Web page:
The Spectator

A VERY good observer of objects of natural history spending a day in London stopped for a moment as she came out of Bond Street into Oxford Street. Before her astonished eyes a...


The Spectator

SIR, —Mr. Vulliamy will, I am sure, be sorry to have misled your readers. He substitutes apprehensive for appreciative in Hurnard's line: "Which her acute appreciative mind,"...

SIR,—May I be allowed to correct a slip that crept

The Spectator

into my article on this subject? It is, of course, the Institute of Christian Education that is concerned with this matter and not the Institute of Education (University


The Spectator

sm,—I must apologise that owing to a typing error in the draft of my article in your issue of November 15th, the figure giving the appropriation for scientific purposes from the...


The Spectator

Stx,—As a Liberal with Left-wing sympathies I give my support to many of the things that the present Government do, and propose to do. The very vigorous opposition to all forms...


The Spectator

Snt,—I refer to the second paragraph of your Notebook in The Spectatcr of November 8th. You may be interested to know that provision exists in Scotland for the issue of an...

Postage on this issue: Inland, lid.; Overseas, Id.

The Spectator

Page 18

W. H. Hudson

The Spectator

W. H. Hudson. The Vision of Earth. By Robert Hamilton. (Dent. 10s.6d.) LIKE a cloud the size of a man's hand, there is appearing on the literary horizon a tendency to depreciate...


The Spectator

Gesta Dei per Francos Peguy and Les Cahiers de in Quinzaine. By Daniel Halevy, trans- lated by Ruth Bethel'. (Denis Dobson. 12s. 6d.) THERE are authors and men who are so...

Page 20

Authentic Underground

The Spectator

Moondrop to Gascony. By Anne-Marie Walters. (Macmillan. 8s. 6d.) " I KICKED and kicked until the parachute opened completely, and sailed down the cold-and brilliant night." . ....

New Poetry

The Spectator

The Lamp. By Richard Church. (Dent. 6s.) Desert Wells. By Dorothy Wellesley. (Michael Joseph. 6s.) " THE LAMP " is a strange poem. It is a simple story about a young girl, the...

Page 22

The Spiritual Legacy of Puritanism

The Spectator

The Holy Spirit in Puritan Faith and Experience. By G. F. Nuttall. (Basil Blackwell. 15s.) MEN are still apt to judge Puritanism by the negations and cultural limitations of...

Syria Revisited

The Spectator

Syria. By Robin Fedden. (Robert Hale. 21s.) FEW countries in the world have seen so many armies of occupation as Syria ; few have preserved so many imprints of their passage....

Page 24


The Spectator

" Arch of Triumph." By Erich Maria Remarque. Translated by Walter Sorel and Denver Lindsey. (Hutchinson. 10s. 6d.) " Marguerite Reilly." By Elizabeth Lake. (Pilot Press. 10s....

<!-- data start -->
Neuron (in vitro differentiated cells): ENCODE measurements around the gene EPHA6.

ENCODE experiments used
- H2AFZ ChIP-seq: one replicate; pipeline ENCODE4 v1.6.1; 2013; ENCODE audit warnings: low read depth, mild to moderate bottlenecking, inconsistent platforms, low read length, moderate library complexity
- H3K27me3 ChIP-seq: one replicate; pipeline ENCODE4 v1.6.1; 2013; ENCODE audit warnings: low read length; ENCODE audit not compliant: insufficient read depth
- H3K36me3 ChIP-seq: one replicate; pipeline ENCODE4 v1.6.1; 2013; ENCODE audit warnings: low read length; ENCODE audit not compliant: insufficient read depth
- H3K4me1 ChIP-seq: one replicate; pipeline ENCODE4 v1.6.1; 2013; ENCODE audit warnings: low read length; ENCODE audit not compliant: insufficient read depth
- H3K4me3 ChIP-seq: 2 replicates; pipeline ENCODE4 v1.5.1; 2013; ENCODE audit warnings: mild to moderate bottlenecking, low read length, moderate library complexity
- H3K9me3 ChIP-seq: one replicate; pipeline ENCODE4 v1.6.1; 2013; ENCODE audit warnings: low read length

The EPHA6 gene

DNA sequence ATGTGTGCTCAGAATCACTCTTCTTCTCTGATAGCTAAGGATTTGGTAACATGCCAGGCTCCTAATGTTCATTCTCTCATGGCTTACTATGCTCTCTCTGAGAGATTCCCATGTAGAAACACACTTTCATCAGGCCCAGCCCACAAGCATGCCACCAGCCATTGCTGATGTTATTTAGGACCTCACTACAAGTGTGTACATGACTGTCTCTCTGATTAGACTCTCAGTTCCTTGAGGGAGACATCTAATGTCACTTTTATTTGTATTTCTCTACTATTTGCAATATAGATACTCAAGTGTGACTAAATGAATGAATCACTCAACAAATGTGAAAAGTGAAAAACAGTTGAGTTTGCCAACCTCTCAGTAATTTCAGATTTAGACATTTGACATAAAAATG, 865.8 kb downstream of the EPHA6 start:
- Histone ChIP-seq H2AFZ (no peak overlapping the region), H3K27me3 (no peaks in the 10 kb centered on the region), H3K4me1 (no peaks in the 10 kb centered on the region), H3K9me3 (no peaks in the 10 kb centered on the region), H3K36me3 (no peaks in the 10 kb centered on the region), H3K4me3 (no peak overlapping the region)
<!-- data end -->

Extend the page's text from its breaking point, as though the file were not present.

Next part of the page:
America and Oxford

The Spectator

The Vision of Cecil Rhodes. By Frank Aydelotte. (Oxford Univer- sity Press. 8s. 6d.) THE Rhodes scholarships were a great experiment, and Dr. Aydelotte does well to emphasise...

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NOBODY reading Grimm's stories au nu can claim that they

The Spectator

will all be pleasing to a child, say, of seven or eight. Modified and adorned versions are pleasing ; but the originals, gathered from past ages of violence, are ferocious,...

Shorter Notices

The Spectator

Guttersnipe. By Sam Shaw. (Sampson Low. 12s. 6d.) THE author of this autobiography began life in one of the poorest quarters of Birmingham ; at the age of ten tramped to London...

THIS is an admirable new art series. The subjects are

The Spectator

well chosen and the introductions provide just the right amount of information and critical comment. What gives distinction to these books is the delightful format, the good...

THIS large volume, well produced and well indexed but somewhat

The Spectator

oddly titled, is a biography of Isaac Butt, the spirited Unionist and Protestant proselytiser of the eighteen-forties and fifties in Ireland who, by 1867, the Fenians' great...

Page 28

Book Notes

The Spectator

EVERY year, around Christmas time, Methuen's have made it their excellent practice to publish a number of low-priced humorous books, often by Punch authors, that have more than...

Page 29


The Spectator

[A Book Token for one guinea will be awarded to the sender of the first correct solution of this week's crossword to be opened after noon on Tuesday week, December 3rd....

SOLUTION TO CROSSWORD No. 400 4311111 BE-. Mop A 8

The Spectator

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The Spectator

By TERENTIUS HOME railway nationalisation has been the principal market in- fluence and subject of controversy. There are many angles, but on the whole it is thought that, if...